Two vehicles from the San Francisco Fire Department were still assisting the ongoing firefight this morning at the scene of the San Bruno explosion and fire, according to a fire department spokeswoman.
The fire department still has one California Emergency Management Agency vehicle and one fuel truck at the scene of an explosion that destroyed dozens of homes and killed at least four people in San Bruno Thursday night, San Francisco fire Lt. Mindy Talmadge said.
Talmadge said the department originally dispatched an entire first-alarm assignment – which includes three fire engines, one truck, a battalion chief, a division chief, and a heavy rescue squad – at 6:52 p.m. to fight the inferno, which started at about 6:15 p.m.
Three engines and a chief officer were also dispatched from the San Francisco International Airport fire division, Talmadge said.
A “hose tender” rig carrying up to 5,000 feet of hose was also dispatched to the scene of the blaze at San Bruno Avenue and Skyline Boulevard, but it was never used, Talmadge said.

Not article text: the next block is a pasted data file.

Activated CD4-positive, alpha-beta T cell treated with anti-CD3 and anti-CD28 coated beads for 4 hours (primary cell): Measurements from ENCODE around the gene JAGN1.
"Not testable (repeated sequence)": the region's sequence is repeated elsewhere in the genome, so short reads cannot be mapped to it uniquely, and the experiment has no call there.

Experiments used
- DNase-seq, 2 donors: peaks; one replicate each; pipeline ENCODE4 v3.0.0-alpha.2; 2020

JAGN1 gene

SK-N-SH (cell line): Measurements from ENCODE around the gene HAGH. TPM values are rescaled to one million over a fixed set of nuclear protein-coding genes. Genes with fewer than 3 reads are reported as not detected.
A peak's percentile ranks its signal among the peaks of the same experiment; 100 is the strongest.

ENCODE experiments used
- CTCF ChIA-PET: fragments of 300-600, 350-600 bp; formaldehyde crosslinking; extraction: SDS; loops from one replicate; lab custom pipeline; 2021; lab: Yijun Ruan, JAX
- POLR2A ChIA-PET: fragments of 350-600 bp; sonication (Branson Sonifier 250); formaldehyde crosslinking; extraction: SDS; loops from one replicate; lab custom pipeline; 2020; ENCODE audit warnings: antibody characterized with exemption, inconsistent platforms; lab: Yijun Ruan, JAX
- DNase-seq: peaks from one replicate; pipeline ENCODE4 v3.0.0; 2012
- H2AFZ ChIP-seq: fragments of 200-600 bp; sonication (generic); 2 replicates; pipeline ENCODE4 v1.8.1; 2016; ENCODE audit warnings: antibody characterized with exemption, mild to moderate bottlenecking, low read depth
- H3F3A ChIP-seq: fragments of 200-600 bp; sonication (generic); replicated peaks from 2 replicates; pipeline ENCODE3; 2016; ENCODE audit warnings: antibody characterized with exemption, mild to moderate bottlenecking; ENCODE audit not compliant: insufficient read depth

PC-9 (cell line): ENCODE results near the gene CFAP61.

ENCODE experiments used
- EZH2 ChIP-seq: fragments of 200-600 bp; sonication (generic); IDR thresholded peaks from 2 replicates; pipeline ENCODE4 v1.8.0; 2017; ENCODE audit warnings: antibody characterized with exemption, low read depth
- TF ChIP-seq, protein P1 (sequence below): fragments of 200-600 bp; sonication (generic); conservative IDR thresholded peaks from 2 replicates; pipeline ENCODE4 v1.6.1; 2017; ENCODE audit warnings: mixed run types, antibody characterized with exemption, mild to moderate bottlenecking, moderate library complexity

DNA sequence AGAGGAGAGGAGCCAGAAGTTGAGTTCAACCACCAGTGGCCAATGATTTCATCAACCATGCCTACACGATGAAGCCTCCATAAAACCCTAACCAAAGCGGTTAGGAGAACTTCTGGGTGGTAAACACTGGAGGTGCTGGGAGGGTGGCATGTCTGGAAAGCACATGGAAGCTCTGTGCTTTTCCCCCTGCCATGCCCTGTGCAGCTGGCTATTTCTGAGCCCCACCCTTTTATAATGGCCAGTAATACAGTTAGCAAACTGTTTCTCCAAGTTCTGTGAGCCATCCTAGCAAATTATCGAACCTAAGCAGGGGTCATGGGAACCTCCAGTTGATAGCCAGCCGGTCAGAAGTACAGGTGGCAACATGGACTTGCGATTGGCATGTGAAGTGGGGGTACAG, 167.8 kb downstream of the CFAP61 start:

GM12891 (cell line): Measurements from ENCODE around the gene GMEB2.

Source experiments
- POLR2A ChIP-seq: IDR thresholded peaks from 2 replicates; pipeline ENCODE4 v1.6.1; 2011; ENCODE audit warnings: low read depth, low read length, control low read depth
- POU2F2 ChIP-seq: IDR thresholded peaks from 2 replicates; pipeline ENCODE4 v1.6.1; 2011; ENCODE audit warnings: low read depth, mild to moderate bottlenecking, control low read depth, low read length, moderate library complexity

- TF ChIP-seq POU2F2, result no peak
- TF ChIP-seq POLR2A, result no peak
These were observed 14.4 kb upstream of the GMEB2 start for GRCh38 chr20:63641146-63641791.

Though she couldn't confirm why the hose was never used, Talmadge said it might have been related to a compromised water main that made firefighting difficult over the course of the evening for all responding units.
“It seems like they had a lot of hose down there but couldn't use it,” she said. “That's so frustrating.”
Units from San Francisco began to be released at 7:40 p.m., Talmadge said. Most of the engines had been released from the disaster by the time the Cal-EMA vehicle was called for at 12:50 a.m., she said.
One San Francisco battalion chief was at the scene until 4:10 a.m., Talmadge said.
Nine cities in San Mateo County also dispatched vehicles to assist in the six-alarm fire, which sent flames as high as 80 feet through the ravaged residential neighborhood.
The ongoing fire was 75 percent contained as of this morning.